The game’s audio has been enhanced, featuring remastered tracks and improved sound effects.

Towards the middle of the game there are so many tasks based on side stories that must be done, for various villages, for example, that it becomes quite tedious to go through it. It feels like fluff just added to extend the length of the story. It’s ultimately up to our heroes to stop General Baal’s evil scheme and save the day. Although this does seem to me to play it safe by not making a silly plot like in Grandia 2, it feels like the game ultimately became “generic” in the JRPG sense. I have to agree with other reviewers of the game in that the first half with Justin and company just exploring the world was better than the second half. I won’t post spoilers but will say that the ending, although happy, feels a bit sappy and generic, especially for an adult. This does seem to be a game that is targeted towards younger adolescents and children, more than the second game that tried to be more edgy, and appeal to a teenage audience with more mature themes. So, although in the plot I feel like it plays it safe, the story could have been cut down and made less generic. Items appear frenquently and even represent what they are on the field before picking them up. It is always very exciting to find a new item on the ground and then figure out a way to get to them.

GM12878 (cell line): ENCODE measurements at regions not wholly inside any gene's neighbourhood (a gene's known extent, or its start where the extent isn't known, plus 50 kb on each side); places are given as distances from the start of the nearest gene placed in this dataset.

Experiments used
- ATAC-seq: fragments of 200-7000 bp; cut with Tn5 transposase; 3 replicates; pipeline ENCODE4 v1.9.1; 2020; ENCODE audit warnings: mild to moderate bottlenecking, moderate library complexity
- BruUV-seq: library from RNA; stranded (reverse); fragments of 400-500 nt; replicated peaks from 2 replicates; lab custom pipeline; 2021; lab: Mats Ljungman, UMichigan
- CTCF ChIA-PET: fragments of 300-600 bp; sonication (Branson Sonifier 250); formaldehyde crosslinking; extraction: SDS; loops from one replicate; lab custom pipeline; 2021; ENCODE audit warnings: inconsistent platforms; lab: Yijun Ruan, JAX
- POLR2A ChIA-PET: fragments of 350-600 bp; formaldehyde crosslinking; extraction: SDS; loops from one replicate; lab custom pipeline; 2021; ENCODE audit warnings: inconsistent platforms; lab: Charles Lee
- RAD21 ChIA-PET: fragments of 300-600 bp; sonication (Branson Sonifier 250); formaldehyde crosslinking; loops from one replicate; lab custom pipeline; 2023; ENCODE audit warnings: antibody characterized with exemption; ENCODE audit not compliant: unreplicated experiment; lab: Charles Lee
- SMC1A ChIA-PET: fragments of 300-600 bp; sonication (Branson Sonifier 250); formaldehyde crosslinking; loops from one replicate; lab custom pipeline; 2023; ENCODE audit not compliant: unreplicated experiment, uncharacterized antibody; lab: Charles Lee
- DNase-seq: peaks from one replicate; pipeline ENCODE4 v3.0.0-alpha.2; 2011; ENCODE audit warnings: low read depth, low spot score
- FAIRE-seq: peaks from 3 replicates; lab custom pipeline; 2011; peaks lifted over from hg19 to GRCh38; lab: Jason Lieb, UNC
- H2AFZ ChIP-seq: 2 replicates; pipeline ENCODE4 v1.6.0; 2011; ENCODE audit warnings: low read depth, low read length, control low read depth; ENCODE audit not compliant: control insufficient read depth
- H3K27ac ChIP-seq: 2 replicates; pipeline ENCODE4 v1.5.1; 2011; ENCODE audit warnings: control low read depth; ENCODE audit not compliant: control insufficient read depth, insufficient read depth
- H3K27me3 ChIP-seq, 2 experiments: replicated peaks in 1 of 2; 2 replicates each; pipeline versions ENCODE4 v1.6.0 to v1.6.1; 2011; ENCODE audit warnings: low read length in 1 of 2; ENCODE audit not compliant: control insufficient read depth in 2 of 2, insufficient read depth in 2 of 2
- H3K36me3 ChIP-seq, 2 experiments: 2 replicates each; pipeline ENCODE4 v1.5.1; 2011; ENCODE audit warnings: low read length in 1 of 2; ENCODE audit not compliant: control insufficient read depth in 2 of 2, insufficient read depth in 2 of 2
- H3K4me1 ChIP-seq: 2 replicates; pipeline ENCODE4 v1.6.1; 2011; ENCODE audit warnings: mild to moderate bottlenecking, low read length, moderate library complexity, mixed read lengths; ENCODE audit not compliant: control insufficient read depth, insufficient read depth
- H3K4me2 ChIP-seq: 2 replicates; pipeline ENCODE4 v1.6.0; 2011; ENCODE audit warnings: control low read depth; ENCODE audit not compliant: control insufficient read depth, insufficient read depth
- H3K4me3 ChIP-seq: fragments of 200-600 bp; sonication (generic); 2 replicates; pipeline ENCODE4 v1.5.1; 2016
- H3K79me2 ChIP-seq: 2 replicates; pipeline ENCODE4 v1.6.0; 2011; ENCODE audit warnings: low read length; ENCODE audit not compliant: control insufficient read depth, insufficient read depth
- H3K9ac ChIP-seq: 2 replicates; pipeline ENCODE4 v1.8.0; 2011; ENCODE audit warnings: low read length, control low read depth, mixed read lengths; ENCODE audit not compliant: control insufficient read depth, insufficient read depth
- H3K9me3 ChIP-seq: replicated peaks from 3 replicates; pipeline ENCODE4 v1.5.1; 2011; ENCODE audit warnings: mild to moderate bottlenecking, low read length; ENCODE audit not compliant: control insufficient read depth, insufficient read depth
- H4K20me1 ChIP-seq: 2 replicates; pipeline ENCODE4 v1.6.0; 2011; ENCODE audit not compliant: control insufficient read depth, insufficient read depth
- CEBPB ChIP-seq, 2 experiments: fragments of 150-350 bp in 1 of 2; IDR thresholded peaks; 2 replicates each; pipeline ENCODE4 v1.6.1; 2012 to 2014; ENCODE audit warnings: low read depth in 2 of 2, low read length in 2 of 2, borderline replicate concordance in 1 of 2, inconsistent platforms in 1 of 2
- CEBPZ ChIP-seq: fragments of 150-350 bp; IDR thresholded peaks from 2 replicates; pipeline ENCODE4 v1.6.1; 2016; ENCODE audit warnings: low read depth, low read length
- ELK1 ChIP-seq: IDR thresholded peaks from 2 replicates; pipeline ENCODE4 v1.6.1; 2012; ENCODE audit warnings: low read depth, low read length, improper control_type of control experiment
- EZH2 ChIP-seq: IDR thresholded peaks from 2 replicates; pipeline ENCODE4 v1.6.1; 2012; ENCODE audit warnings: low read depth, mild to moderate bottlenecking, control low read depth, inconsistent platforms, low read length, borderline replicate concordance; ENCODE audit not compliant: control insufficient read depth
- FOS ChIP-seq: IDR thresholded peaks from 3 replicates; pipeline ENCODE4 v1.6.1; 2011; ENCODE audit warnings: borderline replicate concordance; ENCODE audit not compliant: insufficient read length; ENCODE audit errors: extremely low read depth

The game features multiple endings based on choices made throughout the game, providing replay value for players who want to experience different outcomes.

NPCs are where this game really stand out. In Grandia very nearly every NPC has Multiple things to say and they change at what seems to be any small change in the plot. They also directly talk to certain characters in the party and even better, a good amount of the time a party member repsonds or reacts to what the NPCs say. I highly recommend taking the time to talk to NPCs as often as possible. Combat is basically turn based but with bars that need to fill before a character or enemy can act. In battle characters and enemies move about the screen, sometimes seemingly random, and stop when it is your turn to act. Actions can range from regular attacks, magic attacks, special attacks, critical attacks, defending, evading, using items and running away. There is a lot of complexity to combat, enemies have their own weaknesses and strengths and there is a good amount of strategies and options the player can take advantage of in combat. A frustrating flaw to combat that would appear every so often is that if a character is too for away or can’t reach an enemy after an action is selected, the character would give up after a while and waste that turn. NARUTO TO BORUTO SHINOBI STRIKER